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People’s Voice Parliamentary Edition is a TOLOnews initiative to prepare citizens - from all of the 34 provinces of Afghanistan - for the Parliamentary Elections. The name "People's Voice" was chosen to reflect the key objectives of the initiative - to give voice to the thousands of Afghans across the country, and provide them with the opportunity to express their hopes, fears, dreams, and share the reality of their day to day lives. This was an essential role for the program as these insights rarely reach the government due to limited internal mobilisation and opportunities for national discussion. During filming, we gave nearly 10,000 Afghans the chance to speak their minds – a process I attended to collect data, discussion points, and images for a nationwide social media campaign.

During these travels, I was privy to the facts of life across Afghanistan that almost never make it to the mainstream. I heard from citizens who reside in extremely remote areas. And giving them a platform to express themselves for the first time through the program was indeed a unique experience. "People's Voice" gave these citizens hope for the future - and particularly for a democratic Afghanistan which represents their interests. More importantly, we were able to show the participants the power of free speech - a journey that I am continuing through the use of social media in today.

Although still a growing medium in Afghanistan (internet penetration is at 9.6% nationally, with social media sites being the most popular), digital platforms are increasingly growing in importance - bringing entertainment, news and information to the people. Even though the Internet in Afghanistan is still primarily focused on urban communities (approximately 22% penetration, as opposed to a mere 5% in rural areas) using social media to spread the voices and the messages of people from more insecure provinces country is still a worthy endeavour. It is vital that those who live in insecure provinces - where armed insurgent groups are often more powerful than the government – are even given a voice. These groups who may have never seen a video camera before and often feel so far from Kabul that they might as well be in a different country must have the chance to be heard if we are going to build a strong and united nation.

Meanwhile, in these provinces, there were many challenges. Initially many people did not understand how the use of social media could help the government hear their concerns or how it could help make the government more accountable. However, their confidence in the program, TOLOnews, and in me, helped them understand that social media was a viable tool for them as well. As internet penetration grows it indeed won't be long before more and more groups utilise social media to participate in the democratic process. I believe that social media can drive higher levels of awareness of crucial political issues, which in turn will lead to their engagement in non-violent civil rights movements which will ultimately help hold the government accountable. An accountable government is the real representation of its citizens' dreams and hopes.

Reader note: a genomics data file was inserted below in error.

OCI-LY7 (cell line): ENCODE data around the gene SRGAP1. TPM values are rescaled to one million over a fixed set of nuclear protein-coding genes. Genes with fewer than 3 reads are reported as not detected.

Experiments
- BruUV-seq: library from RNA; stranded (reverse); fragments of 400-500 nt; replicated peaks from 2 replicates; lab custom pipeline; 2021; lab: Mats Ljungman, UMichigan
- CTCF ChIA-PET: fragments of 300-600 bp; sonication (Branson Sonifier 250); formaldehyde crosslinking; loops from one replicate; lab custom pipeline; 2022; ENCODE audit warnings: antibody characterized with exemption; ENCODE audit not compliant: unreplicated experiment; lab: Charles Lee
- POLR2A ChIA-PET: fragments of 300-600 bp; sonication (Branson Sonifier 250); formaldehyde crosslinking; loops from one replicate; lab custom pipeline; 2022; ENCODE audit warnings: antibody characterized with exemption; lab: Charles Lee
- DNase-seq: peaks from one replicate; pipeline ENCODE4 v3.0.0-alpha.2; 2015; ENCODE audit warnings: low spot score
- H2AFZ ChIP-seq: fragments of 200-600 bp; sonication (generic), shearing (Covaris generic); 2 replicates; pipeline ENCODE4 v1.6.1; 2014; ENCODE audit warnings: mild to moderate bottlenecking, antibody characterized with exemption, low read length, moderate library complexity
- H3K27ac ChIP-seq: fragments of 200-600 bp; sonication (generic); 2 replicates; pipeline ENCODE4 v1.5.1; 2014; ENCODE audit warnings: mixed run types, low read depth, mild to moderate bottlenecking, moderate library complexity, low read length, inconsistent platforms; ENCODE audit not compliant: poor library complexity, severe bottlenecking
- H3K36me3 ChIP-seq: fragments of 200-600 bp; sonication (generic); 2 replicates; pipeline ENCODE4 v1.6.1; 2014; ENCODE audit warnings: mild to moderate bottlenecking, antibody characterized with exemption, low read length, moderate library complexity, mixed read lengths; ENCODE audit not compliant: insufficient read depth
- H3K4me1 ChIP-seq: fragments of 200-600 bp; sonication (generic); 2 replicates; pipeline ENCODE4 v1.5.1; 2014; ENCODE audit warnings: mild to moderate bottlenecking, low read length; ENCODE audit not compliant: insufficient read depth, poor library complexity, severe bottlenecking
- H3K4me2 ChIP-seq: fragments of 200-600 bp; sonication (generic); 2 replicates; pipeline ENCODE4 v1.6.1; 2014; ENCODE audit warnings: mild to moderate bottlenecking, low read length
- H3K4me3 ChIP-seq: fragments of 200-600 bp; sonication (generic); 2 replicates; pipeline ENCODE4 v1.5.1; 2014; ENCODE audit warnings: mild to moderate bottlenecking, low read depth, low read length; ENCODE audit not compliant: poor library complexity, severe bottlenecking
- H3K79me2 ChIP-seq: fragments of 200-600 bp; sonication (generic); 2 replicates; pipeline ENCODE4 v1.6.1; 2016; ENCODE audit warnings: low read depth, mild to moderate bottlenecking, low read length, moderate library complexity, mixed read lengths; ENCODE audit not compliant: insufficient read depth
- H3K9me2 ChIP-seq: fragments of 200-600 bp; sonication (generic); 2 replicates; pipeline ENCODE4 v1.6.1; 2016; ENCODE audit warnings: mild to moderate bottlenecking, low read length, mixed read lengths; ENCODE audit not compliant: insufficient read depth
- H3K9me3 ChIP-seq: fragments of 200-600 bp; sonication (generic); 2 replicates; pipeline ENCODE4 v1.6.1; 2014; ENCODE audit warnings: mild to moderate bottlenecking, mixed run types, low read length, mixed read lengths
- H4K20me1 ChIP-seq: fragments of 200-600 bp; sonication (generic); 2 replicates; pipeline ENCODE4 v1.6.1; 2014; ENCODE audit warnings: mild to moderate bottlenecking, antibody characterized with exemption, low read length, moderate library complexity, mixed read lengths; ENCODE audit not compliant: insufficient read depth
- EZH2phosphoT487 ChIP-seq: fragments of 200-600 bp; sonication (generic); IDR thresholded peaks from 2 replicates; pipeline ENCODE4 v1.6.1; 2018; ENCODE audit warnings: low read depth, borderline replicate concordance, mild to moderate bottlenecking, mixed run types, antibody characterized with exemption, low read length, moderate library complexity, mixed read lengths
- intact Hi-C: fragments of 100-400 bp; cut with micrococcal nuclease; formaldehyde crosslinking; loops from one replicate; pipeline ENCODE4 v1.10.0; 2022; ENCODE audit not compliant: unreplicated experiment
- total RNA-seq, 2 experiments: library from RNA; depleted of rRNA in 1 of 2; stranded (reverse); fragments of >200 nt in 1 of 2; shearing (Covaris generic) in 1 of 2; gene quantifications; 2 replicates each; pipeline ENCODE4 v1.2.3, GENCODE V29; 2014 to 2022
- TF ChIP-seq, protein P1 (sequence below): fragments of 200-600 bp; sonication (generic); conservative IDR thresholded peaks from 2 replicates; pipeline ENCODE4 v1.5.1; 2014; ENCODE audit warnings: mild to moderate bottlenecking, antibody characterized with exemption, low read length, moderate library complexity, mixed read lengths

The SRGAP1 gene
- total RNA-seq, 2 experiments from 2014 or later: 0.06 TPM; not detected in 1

Once the travelling was over, we started work on the social media strategy for the program - finding that by and large, the people of Afghanistan had portrayed the facts of their lives honestly, truthfully, and powerfully. It was my job then to ensure what they articulated was shared in an engaging manner. We aimed to represent all of Afghanistan - inclusive of gender, age, and ethnicity - to ensure that we were giving voice to the entire population and providing both reliable and relevant information. We created an online discussion so that those who were not able to participate while we were in their provinces could take part in an online conversation and speak up regarding their concerns. I started connecting with our online fans- replying to them and asking them to tell us about the situation in their province. Through this process, we gained not only significant insights but also a loyal fan base who trust what we portray through social media.

We are now in the implementation phase, where the campaign switches from the theoretical to the practical, and the results are incredibly positive. We have reached the so-called "endorsing" stage, which means that our fans are successfully a part of the online community; observing, following, and engaging in all that we do. Once we measure the results, we will then progress to the "contributing" stage, where we hope fans will start discussions amongst themselves. We were able to present the theoretical dimension of the strategy versus the implementation of our campaign in the third Afghan Social Media Summit organised by Impassion Afghanistan. Our presentation was focused on our journey around the entirety of the country, and the importance of them going online before we went online. The summit was a wonderful event, and we found it immensely useful for our campaign. I invited people to get engaged with the campaign and to deliver their messages through social media so that they too could be part of a nationwide conversation. With the help of initiatives such as “People’s Voice” I genuinely believe that Afghanistan is moving forward and growing in its ability to mobilise Afghans and give marginalised citizens a voice through social media.